Jackie Lee Reveals He Fought Testicular Cancer — Twice — in Poignant New ‘Long Year’ Video
To say that country singer Jackie Lee has had a "Long Year" is an understatement: While still mourning the death of his mother, who died of ovarian cancer in June of 2016, Lee fought two battles of his own with testicular cancer.
Lee's cancer fight began with inconclusive tests, and a doctor's recommendation that he have surgery to remove one of his testicles. He had that surgery in December of 2016, and hoped to put it quickly behind him. However, the following month, test results confirmed his fears: The tissue samples taken from the removed testicle yielded a diagnosis of Stage 2 cancer.
"I was like, there's no way this is cancer," Lee tells People in an exclusive interview. "There's no way. God, there's no way, right? Of all the things we've just been through as a family, there's no way."
Fortunately, the cancer had been caught early, and no chemotherapy was necessary, so the country singer moved on with his life. But shortly after writing "Long Year," Lee experience a major setback: During a routine check-up, he learned that his cancer was back, and this time he would need to undergo chemotherapy.
The exhaustion Lee describes in "Long Year" stems from more than just the process of losing his mom and going through his own health scare: Leading up the Spring 2017 writing session during which the song originated, the country singer parted way with both his record label, Broken Bow Records, and his girlfriend, Taylor Dye (of Maddie & Tae.) Lee describes "Long Year," as his most personal song to date, and the first time he has channeled his grief over losing his mother into his music.
"Well, I know you'd have a story / And an answer for me / If you were still here / But you're not here / And it's been a long year," Lee sings in the second verse of the ballad, against a subtle backdrop of piano and strings. That message takes on added meaning in the music video for the song, which documents Lee's real-life journey through his own diagnosis and treatment; in the clip, viewers see the country singer waking up, hamming it up for a bathroom mirror selfie or two and brushing his teeth before heading into the hospital for his chemotherapy appointments.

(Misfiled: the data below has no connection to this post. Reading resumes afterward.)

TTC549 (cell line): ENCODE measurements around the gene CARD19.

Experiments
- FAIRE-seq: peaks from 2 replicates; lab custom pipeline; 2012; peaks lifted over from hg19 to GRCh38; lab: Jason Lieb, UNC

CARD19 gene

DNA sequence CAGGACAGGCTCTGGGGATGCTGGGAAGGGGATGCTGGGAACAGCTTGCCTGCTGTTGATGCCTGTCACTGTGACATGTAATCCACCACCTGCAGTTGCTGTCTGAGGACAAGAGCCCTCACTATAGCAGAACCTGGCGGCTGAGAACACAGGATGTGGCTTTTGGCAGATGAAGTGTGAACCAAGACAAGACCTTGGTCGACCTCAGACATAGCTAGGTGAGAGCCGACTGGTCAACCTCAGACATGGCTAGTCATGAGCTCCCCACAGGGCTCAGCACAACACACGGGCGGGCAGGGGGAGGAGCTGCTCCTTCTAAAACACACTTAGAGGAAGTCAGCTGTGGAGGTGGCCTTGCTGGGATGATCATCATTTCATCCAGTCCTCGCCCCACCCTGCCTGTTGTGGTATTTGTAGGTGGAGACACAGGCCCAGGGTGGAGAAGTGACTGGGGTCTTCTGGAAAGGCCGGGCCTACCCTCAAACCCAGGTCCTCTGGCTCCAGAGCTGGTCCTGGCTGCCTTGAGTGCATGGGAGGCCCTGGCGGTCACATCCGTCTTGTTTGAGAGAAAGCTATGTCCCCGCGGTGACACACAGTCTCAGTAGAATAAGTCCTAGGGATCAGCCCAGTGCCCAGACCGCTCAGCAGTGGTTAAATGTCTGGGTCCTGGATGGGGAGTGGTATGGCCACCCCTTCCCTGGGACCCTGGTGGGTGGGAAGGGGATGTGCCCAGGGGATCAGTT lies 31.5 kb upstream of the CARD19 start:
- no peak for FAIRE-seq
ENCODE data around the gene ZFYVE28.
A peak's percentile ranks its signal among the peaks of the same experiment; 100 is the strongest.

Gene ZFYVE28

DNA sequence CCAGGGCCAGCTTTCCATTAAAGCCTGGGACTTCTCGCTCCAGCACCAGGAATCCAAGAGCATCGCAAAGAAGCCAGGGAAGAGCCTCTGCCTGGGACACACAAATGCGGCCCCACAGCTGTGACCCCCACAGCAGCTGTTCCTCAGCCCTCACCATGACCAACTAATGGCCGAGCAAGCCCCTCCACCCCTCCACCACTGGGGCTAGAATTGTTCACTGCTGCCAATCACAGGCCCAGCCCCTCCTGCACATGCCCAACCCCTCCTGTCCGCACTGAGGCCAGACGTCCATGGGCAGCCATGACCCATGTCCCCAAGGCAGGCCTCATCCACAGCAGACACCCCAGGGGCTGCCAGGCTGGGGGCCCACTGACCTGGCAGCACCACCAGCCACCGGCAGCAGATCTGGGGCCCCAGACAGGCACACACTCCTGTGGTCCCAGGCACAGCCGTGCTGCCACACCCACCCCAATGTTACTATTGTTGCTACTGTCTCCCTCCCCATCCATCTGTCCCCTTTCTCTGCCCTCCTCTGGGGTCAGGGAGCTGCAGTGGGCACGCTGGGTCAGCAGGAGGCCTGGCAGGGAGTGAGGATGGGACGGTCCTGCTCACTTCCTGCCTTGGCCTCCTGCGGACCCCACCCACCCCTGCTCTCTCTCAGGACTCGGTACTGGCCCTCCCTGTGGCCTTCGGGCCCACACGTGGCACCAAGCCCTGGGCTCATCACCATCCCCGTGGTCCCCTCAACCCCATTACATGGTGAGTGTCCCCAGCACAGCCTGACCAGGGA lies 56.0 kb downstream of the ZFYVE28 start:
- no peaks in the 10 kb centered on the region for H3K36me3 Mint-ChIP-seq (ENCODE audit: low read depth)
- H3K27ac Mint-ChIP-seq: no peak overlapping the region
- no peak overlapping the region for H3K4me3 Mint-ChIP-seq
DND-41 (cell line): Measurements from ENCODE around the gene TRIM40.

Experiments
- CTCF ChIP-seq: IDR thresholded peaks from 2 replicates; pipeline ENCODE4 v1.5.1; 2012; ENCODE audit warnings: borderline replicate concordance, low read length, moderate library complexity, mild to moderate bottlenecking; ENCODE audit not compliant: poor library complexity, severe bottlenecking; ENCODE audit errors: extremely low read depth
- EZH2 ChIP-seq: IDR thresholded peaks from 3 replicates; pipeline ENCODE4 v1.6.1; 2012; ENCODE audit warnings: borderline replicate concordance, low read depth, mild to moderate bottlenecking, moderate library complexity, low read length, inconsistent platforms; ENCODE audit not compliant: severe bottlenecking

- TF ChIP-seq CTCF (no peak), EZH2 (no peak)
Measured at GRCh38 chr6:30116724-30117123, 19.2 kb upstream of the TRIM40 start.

As time passes in the "Long Year" video, Lee loses his hair, and viewers see his friends shaving their heads in solidarity. At the end of his treatment, on Jan. 16, 2018, Lee rang the bell at his Nashville treatment facility -- a tradition for those completing their course of chemo -- and the video zooms in on a collection of post-it notes tacked to a backdrop: "Your set-back is a set-up for a comeback," the center one reads.
Lee's illness forced him to to take a long look at his own career, and the direction he wanted his life to go: "I just had such a pressing feeling on my heart, like, man, what time do I have left?" he explains. "What can I do today that makes an impact for good?"
"It really bothered me," Lee admits. "My purpose when I moved [to Nashville] was to have a No. 1 record, play shows, make a splash. I couldn't find the purpose anymore ... It made me feel like, what am I doing here?"
While he'd originally recorded the footage documenting his bout with cancer without knowing how or if he'd use it, it dawned on Lee that his personal story had the power to touch the lives of others. "I forgot that music is healing," he says.
Today, Lee is healthy and excited to get back to his career with a renewed -- and slightly shifted -- purpose. He tells People that he hopes to be able to raise awareness for testicular cancer, and is more in touch than ever with the reason why he wanted to become a musician in the first place: to connect with people.
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